CHENNAI: In the early 90s, automatic and semiautomatic washing machines manufactured and promoted by prominent brands like Videocon, IFB and TVS became the ‘to-buy’ device on several family shopping lists. A report from 1990 estimated that about 1,75,000 washing machines worth approximately `120 crore would be sold in India that year. The ‘magic’ machine became a symbol of status, convenience and an essential feature of middle-class homes.
As predicted, about three decades later, the device has become a part and parcel of most of our lives. From households, smart laundry services to laundromats — the drum rotates. But, there are several individuals and families who don’t have the access or means to buy one, and still wash dirty laundry using their hands. In an attempt to make the back-breaking task of handwashing clothes easier, S Ramani, a retired professor from Indian Institute of Technology Madras, who is a design engineer, has created a Non Electric Manually Operated Washing machine (NEMOW).
“About two years back, my wife and I came across housemaids and homemakers who couldn’t afford a washing machine. They washed clothes by hands and it often led to severe lower back pain and/or dermatological problems due to long hours of soaking their hand in detergent water. My wife said, ‘You have done so much in engineering. Why don’t you find a way to solve this?’ That’s how it began,” says Ramani, who runs Simpl Solutions. On an average, only two out of the 7.6 billion people in the world have access to washing machines.
“The rest wash their clothes by hands. I did a few surveys and found that 99 per cent times, the chore is done by the women and they spend about 14-16 hours a week doing this job. In India, a very small pocket of people — about 11 per cent — have access to the machine. There were no alternatives between electric and handwashing,” he shares. He was one of the three applicants selected in a competition organised by the Department of Industrial and Scientific research Government of India. “I was given `3,00,000 to develop the prototype,” says the social entrepreneur who recently won the CavinKare-MMA Chinnikrishnan Innovation Awards 2018, under the ‘Great Ideas’ category. NEMOW was born out of a simple belief, ‘If people can send a man to the moon, I can do this’.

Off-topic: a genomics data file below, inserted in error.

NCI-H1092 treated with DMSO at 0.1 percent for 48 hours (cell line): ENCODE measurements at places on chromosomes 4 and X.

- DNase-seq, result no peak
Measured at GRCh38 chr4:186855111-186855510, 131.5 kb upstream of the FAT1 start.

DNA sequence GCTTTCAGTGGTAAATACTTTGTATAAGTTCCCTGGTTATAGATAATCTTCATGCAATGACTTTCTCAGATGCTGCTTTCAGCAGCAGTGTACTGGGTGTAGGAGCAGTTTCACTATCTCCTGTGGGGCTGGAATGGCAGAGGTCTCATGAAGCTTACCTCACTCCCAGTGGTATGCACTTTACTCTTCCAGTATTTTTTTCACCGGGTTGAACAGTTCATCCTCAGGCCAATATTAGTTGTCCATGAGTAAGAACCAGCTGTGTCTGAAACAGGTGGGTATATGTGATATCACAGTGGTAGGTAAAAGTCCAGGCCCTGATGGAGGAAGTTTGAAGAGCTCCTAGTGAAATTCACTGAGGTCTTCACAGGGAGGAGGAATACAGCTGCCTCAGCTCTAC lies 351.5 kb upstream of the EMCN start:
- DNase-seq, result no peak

“That was my faith and I worked towards building the appliance. There were a lot of trials and errors but ultimately I was successful,” he says. The steel-powder coated device uses 40 litres of water, weighs about six kilos and is portable. “Water and energy conservation are aspects that I have focused on while developing the machine,” he says. The machine mimics the hand washing technique, uses vertical and elliptical wave motions and also provides suction — the basic principle that provides the required agitation to clean clothes.
“This is probably the first successful alternative in India. Other such innovations were a failure as they all imitated the rotational drum. The height of the force rod-piston rod (pump plunger) can be adjusted according to the user’s height and one can comfortably sit on a chair while using the machine,” he explains. As part of the first phase of production, Ramani manufactured a few pieces and donated to villages around the city. “Their feedback was good, and it encouraged me to move forward. This device will benefit a large group of people — from homemakers, maids, and senior citizens, to People with Disabilities (PwDs), women in rural areas and self-help groups. I am also looking to tie up with NGOs who work closely with self-help groups,” he says.
“Since the customers are spread across the country, I am also looking for people who are willing to support, invest and even own a franchise unit of NEMOW,” he shares. Ramani is currently working on creating a low-cost backpack for NEMOW. “People can take it wherever they want and it can be a source of livelihood for many as they can offer door to door washing services,” he adds.
For details, visit: www.simplsolutions7. com or call 42106858